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Kevin SpinaleSeptember 16, 2022
Roneisha Simpson, a junior at Cardinal Ritter High School in St. Louis, speaks with Sister Mary Antona Ebo after the Franciscan Sister of Mary addressed students at the school Feb. 14, 2013. (CNS photo/Lisa Johnston, St. Louis Review)

At its root, “apocalypse” means a dramatic and comprehensive uncovering, a revealing, a definitive unveiling. The ancient Greek word from which we get apocalypse, apokalupsis, appears as the first word of the book of Revelation: “The revelation of Jesus Christ, which God gave to him, to show his servants what must happen soon. He made it known by sending his angel to his servant John, who gives witness to the word of God and to the testimony of Jesus Christ by reporting what he saw” (Rev 1:1-2).

Subversive Habitsby Shannen Dee Williams

Duke University Press
424p $29.95

In the letter to the Ephesians, apokalupsis is identified as a grace evoked by a relationship with Christ and the promises of baptism: “[May] the God of our Lord Jesus Christ, the Father of glory, give you a spirit of wisdom and revelation [apokalupsis] resulting in knowledge of him. May the eyes of your hearts be enlightened, that you may know what is the hope that belongs to his call, what are the riches of glory in his inheritance among the holy ones, and what is the surpassing greatness of his power for us who believe” (Ep 1:17-19a).

Shannen Dee Williams’s Subversive Habits uncovers a great deal of what was hidden and some of what has been erased concerning white supremacy in the church.

And then there are Jesus’ words of profound promise amid persecution—words that assure Christians of divine justice and a fuller revelation of God’s providence: “Therefore do not be afraid of them. Nothing is concealed that will not be revealed [apokaluphthesetai], nor secret that will not be known. What I say to you in the darkness, speak in the light; what you hear whispered, proclaim on the housetops” (Mt 10:26-27).

In the Christian scriptures, apocalypse denotes justice, reckoning and the fuller unveiling of God’s truth. Such apokalupsis is balm for those who hope, those who suffer injustice, those who are faithful in the way of Christ.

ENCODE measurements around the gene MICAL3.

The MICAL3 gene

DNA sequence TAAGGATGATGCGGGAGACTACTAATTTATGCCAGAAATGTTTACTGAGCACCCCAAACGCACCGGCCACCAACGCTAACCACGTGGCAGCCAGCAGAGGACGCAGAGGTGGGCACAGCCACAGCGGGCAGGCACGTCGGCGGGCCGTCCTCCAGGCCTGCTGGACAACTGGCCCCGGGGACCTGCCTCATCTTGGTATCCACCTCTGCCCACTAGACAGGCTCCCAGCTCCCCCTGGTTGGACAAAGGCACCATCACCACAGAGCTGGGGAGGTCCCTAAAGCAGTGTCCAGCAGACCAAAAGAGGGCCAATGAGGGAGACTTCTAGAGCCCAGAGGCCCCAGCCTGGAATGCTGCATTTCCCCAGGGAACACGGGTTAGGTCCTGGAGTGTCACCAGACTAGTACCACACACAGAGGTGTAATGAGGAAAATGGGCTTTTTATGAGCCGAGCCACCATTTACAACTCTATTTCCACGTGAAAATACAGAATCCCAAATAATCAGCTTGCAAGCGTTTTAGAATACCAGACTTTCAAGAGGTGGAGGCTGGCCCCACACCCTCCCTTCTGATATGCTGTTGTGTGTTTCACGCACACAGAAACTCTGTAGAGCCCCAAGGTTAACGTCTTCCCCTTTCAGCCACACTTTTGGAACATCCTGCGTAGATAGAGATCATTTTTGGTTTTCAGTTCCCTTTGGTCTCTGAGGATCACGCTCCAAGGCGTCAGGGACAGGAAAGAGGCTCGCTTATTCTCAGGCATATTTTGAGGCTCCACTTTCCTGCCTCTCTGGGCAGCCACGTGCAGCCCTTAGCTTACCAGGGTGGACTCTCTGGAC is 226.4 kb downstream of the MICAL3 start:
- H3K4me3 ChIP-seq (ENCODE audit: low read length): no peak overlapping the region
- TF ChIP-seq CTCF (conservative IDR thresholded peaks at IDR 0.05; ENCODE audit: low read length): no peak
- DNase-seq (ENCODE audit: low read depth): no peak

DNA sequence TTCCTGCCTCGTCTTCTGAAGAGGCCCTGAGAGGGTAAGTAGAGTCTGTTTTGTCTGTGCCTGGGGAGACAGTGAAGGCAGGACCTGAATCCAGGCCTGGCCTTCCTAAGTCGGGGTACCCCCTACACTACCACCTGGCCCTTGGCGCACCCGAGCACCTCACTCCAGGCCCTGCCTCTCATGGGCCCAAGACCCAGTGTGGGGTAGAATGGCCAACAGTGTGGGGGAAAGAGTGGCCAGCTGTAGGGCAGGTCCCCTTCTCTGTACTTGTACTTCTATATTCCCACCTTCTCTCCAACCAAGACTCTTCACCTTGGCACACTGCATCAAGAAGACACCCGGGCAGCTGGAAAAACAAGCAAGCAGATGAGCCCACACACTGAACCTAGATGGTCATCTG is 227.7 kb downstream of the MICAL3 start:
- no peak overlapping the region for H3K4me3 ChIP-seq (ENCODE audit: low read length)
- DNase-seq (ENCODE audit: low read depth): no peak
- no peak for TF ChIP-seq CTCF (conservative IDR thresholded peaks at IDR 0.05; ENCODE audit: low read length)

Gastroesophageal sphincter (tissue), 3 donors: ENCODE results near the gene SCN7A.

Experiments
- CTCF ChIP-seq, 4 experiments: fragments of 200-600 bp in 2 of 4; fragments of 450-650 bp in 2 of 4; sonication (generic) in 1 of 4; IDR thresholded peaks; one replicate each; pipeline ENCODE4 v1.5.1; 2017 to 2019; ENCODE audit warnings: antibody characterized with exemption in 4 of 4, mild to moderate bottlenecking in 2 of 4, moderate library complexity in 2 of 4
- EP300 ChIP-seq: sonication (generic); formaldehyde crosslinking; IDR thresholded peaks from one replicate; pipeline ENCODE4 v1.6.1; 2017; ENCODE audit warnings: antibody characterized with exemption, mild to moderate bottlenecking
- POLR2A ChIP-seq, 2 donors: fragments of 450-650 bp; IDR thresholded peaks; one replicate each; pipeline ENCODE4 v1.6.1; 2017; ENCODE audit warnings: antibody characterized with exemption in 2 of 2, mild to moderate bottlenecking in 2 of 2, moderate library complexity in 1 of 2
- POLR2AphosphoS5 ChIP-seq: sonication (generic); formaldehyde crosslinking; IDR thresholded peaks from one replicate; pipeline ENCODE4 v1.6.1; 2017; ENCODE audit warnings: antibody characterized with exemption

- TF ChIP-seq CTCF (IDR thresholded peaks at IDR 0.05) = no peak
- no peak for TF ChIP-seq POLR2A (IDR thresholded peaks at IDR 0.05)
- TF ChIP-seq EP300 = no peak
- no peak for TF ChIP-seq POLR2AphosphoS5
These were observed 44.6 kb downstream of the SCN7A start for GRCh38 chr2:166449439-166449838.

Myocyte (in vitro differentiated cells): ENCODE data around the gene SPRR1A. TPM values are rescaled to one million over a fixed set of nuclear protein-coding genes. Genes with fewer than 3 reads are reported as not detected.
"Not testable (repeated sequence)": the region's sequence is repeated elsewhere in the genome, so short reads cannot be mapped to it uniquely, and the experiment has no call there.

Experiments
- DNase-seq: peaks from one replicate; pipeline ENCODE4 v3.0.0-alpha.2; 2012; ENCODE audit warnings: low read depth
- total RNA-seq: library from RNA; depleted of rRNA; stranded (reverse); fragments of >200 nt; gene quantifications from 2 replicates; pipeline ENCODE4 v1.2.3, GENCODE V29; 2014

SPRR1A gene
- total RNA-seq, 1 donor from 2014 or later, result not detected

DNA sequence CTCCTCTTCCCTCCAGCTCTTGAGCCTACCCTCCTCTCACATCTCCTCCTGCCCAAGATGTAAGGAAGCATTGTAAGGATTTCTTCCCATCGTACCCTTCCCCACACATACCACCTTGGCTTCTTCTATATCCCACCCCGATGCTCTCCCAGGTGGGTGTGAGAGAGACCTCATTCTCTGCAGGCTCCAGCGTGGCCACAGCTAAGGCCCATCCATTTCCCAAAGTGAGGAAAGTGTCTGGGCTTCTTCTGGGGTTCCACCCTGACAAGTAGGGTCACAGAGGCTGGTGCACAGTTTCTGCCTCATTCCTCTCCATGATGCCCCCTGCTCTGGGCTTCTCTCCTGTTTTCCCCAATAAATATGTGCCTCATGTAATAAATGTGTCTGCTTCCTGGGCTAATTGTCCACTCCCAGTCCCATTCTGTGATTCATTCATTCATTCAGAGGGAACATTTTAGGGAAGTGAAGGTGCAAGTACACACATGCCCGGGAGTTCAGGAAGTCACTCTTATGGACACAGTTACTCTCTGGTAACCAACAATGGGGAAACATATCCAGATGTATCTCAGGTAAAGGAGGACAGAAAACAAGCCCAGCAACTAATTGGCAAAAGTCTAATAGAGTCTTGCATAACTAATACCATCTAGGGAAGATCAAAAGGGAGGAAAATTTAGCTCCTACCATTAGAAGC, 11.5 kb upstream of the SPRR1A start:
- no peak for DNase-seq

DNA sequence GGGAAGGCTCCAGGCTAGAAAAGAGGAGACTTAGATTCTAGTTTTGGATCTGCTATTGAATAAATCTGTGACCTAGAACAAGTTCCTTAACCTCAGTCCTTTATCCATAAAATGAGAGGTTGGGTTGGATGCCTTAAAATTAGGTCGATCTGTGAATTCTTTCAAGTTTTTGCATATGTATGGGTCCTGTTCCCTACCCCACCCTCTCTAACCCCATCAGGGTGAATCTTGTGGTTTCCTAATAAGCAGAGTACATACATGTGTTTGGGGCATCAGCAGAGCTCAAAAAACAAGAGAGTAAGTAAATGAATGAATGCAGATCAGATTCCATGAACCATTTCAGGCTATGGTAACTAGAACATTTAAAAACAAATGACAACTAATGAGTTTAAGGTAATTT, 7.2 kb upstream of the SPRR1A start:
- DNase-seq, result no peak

Shannen Dee Williams’s Subversive Habits is an apocalyptic history in exactly this scriptural sense.

The book uncovers—with authoritative, painstaking scholarship—a great deal of what was hidden and some of what has been erased concerning white supremacy in the Roman Catholic Church as it has existed in the church’s panoply of religious orders (female and male), its episcopacy and its apostolic works in the United States. Subversive Habits presents straightforwardly the lives of Black Catholic women religious from the early 19th century through to the Black Lives Matter movement.

Shannen Dee Williams: "From the earliest days of the United States, religious life was one of the fiercest strongholds of white supremacy and battlegrounds of the Black freedom struggle."

Williams’s apocalyptic toil is oriented toward making explicit (in all the “gut-wrenching” details of personal histories) the hatred directed toward Black Catholic nuns as they sought admission to religious life, as they served as teachers and administrators or as nurses and laborers supporting an apostolate, as they advocated and fought for civil rights for Black Americans, and as they tried—with evident devotion and resilience—to live lives of holiness as vowed religious women. Subversive Habits reveals American Catholicism in its holiness (embodied in men and women who work against injustice and ecclesial hypocrisy) as well as its malice, its callous dismissal of the education, evangelization and dignity of Black Catholics for—as Williams tallies it—438 years. These are heavy historical claims, and they assail yet another vile and pernicious aspect of the history of the church in the United States.

At the same time, the portraits contained in this apocalyptic history are incredibly uplifting. The lives of these Black women religious testify to faith. At the heart of this history are women of formidable holiness: Sister Mary Aloysius Becraft, Sister Mary Ursula Wallace, Mother Mary Rosina Wightman, Mother Mathilda Beasley, Sister Mary Esperance Collins, Sister Mary of Good Counsel Baptiste, Sister Mary Consolata Gibson, Sister Ann Benedict Moore and Sister Mary Antona Ebo. These Black women—and there are dozens more depicted in Subversive Habits—represent over two centuries of perseverance and hope, faith and strength, activism and service to the church, particularly in ministry to Black Catholics.